You remember playing it. You know you do. Just not like this.
Over the Christmas holiday we visited relatives. Relatives with babies - newborn twins. At one point, I believe my sister-in-law, referring to her bodaciously milk-swollen breasts, muttered that she felt like, "Big-boobed Betty." Or something similar to that.
The first telephone line led to my eight-year-old nephew who took that phrase and ran with it. And repeated it to my girls who just happen to be fascinated with everything mammary right now.
Add a little late-night sugar, the acoustics of the shower and an off-center six year old and this is what you get:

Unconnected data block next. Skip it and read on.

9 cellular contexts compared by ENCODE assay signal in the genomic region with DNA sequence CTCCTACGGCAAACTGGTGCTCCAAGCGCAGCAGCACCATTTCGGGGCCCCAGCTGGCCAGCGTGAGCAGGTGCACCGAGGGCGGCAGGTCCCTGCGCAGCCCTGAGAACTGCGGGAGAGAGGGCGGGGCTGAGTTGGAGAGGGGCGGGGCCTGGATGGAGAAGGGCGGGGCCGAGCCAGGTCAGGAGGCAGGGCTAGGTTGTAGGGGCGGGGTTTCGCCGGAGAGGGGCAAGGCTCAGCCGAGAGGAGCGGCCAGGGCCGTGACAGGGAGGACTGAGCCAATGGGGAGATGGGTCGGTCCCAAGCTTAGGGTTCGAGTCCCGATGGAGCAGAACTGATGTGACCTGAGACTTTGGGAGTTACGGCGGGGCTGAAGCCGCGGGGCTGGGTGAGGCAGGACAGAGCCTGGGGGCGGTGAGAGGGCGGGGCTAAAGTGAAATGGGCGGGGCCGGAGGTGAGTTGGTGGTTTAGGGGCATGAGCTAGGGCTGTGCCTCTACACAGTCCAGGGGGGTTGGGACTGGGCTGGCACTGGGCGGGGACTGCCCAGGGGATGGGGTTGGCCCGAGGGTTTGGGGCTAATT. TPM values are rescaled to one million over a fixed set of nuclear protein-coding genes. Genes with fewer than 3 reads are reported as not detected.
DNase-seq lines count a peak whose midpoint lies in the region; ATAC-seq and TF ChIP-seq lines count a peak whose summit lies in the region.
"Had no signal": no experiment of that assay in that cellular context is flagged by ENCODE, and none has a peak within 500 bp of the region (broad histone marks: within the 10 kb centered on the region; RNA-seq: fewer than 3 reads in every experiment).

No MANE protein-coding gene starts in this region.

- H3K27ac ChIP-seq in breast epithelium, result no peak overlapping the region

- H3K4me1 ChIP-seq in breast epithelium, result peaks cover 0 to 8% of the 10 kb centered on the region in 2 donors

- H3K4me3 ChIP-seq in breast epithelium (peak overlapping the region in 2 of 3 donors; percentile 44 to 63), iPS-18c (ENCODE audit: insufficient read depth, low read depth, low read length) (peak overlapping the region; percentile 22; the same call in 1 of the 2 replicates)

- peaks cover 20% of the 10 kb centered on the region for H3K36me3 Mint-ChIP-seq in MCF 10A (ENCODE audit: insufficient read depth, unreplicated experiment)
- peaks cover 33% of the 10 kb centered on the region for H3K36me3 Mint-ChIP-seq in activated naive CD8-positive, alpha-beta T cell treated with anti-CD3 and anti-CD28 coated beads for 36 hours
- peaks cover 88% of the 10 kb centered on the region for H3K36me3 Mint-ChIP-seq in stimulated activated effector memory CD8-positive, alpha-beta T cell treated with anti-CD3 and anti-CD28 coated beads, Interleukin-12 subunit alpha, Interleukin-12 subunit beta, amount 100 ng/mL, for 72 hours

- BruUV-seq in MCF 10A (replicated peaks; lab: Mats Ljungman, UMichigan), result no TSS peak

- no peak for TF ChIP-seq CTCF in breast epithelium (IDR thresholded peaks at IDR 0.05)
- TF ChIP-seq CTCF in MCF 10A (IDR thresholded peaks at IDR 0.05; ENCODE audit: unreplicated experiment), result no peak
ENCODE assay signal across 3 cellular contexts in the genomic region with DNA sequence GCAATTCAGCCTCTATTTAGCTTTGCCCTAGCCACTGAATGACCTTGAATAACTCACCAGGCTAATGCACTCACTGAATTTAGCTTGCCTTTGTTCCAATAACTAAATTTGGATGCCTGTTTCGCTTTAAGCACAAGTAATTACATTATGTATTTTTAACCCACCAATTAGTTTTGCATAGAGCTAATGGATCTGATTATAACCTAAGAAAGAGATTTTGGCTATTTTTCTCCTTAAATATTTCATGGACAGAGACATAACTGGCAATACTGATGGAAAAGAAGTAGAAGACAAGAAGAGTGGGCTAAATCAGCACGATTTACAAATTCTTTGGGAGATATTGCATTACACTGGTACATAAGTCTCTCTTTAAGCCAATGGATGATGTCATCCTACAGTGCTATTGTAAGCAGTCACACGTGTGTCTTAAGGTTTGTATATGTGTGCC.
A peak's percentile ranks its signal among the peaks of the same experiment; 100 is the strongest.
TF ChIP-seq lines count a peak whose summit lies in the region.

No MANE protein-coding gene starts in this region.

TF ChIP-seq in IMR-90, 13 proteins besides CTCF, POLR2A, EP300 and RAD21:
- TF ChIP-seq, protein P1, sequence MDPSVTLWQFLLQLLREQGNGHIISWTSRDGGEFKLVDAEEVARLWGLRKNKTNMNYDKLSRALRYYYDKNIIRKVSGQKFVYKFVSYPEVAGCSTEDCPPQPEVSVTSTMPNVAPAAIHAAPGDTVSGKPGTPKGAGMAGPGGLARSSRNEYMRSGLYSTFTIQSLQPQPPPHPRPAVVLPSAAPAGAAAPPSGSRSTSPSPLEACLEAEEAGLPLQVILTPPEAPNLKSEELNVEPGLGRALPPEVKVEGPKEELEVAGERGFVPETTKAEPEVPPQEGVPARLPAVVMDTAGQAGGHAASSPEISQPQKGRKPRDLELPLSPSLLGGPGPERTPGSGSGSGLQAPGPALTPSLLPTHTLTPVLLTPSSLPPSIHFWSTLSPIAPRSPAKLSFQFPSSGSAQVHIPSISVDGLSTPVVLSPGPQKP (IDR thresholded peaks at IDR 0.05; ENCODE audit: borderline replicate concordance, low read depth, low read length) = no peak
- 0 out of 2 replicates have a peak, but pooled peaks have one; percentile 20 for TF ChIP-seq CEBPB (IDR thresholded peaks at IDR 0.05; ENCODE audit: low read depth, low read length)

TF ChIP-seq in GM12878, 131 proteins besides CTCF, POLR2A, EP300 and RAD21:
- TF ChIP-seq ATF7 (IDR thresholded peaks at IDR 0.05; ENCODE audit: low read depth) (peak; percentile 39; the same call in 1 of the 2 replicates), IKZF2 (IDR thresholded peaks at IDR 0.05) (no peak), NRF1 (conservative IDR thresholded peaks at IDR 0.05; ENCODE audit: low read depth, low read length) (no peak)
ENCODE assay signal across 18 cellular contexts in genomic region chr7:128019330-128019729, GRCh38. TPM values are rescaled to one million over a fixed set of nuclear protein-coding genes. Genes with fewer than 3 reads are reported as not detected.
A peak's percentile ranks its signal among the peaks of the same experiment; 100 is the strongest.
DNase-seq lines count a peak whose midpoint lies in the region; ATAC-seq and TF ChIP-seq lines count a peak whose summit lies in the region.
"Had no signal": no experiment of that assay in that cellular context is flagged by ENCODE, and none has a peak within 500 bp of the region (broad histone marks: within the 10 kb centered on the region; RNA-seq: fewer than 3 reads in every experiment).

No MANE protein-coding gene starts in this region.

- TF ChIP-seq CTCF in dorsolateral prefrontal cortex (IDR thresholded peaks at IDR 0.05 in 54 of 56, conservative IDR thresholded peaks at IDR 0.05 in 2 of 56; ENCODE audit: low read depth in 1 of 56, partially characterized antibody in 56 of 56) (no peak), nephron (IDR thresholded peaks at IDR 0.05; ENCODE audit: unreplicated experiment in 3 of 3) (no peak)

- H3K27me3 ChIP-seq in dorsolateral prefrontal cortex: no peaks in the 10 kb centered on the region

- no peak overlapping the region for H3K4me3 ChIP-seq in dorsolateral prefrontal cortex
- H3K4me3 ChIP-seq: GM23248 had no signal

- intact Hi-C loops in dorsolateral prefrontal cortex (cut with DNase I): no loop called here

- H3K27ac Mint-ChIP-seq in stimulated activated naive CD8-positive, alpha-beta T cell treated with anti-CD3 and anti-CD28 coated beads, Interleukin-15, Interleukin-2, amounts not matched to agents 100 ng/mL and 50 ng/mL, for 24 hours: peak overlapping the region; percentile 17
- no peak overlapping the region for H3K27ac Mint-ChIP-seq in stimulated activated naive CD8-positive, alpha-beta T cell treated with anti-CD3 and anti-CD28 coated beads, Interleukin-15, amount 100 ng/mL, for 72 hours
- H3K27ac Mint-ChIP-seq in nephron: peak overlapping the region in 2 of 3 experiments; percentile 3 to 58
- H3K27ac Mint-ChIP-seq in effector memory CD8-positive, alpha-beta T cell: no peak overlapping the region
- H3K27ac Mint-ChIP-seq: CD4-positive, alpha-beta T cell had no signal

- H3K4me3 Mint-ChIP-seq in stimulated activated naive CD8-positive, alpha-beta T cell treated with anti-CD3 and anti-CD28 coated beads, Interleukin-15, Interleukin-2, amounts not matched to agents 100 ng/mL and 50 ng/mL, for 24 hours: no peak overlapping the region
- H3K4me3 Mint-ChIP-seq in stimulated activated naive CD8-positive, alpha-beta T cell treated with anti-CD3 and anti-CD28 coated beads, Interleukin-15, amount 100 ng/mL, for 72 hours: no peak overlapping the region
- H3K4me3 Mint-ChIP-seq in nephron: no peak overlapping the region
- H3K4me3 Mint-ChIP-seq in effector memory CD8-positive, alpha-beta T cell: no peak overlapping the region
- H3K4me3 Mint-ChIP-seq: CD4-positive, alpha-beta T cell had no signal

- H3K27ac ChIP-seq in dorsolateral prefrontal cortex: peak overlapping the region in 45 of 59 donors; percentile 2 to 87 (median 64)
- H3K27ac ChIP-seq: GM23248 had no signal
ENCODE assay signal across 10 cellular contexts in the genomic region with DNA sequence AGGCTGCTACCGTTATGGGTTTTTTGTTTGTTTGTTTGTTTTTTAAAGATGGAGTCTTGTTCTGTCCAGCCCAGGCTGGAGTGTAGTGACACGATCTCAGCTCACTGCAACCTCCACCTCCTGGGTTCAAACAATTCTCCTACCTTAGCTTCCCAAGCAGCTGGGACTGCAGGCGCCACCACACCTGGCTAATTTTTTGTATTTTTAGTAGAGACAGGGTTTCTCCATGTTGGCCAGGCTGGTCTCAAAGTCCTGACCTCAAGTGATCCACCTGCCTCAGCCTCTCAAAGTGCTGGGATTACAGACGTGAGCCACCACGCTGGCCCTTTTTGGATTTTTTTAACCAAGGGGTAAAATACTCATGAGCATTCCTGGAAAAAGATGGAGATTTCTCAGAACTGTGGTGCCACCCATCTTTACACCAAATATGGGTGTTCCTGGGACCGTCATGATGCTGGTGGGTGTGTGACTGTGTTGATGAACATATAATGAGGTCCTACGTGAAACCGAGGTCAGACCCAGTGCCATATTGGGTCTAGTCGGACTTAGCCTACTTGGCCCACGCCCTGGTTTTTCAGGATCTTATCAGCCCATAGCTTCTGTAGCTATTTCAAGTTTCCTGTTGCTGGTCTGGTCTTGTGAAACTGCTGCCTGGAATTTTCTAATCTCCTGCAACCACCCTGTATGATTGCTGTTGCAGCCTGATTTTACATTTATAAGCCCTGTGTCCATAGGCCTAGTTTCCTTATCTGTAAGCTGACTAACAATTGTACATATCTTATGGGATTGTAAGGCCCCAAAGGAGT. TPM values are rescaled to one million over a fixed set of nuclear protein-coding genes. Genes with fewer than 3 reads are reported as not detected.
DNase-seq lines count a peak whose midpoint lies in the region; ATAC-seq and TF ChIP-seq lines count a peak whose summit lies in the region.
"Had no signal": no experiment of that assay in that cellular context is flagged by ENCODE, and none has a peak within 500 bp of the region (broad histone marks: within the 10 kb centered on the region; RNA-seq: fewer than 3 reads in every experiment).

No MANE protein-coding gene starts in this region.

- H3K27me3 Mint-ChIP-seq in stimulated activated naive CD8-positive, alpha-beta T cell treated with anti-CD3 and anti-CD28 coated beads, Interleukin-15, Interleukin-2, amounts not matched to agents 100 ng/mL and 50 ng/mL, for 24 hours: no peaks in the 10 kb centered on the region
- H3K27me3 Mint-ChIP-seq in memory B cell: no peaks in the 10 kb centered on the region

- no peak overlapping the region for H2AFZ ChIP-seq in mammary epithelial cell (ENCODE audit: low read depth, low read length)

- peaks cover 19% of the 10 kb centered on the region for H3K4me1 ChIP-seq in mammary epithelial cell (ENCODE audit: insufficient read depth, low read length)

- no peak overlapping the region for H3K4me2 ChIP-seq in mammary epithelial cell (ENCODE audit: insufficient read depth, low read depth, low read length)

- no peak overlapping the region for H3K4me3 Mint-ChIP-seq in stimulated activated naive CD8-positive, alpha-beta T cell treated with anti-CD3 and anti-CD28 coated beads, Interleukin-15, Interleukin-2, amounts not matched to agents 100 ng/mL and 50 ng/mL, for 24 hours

"Mommy! Please come dry my hair! I can't put on my jammies because my hair is wet and dripping down my back and it makes me crazy. Pleeeeeeeeeeze?"
Standing behind her, hairbrush in hand, facing the mirror, I flip the switch on the hair dryer. A split second later, my nearly nude daughter starts twisting her hips, pursing her lips, and shimmying her shoulders. Out comes an original song, "Well I'm Big-boobed Betty got a mind of my own. Big-boobed Betty got a mind of my own. I rule the world and got a mind of my own..."
There is more. At least one more verse, but I'm struck dumb at the spectacle. She's got moves, thumps her hips to the beat and thrusts her hands into the air, scrutinizing her every move in the mirror. She is in the zone.
"Can I videotape this? I'm pretty amazed that you came up with this on the fly, girl."
"Okay, Mommy, but let me put my jammies on first. I don't want the world to see what my underwear looks like."
Yeah, sure. I'd be worried about the underwear, too.
Amazing what the slightest comment can inspire.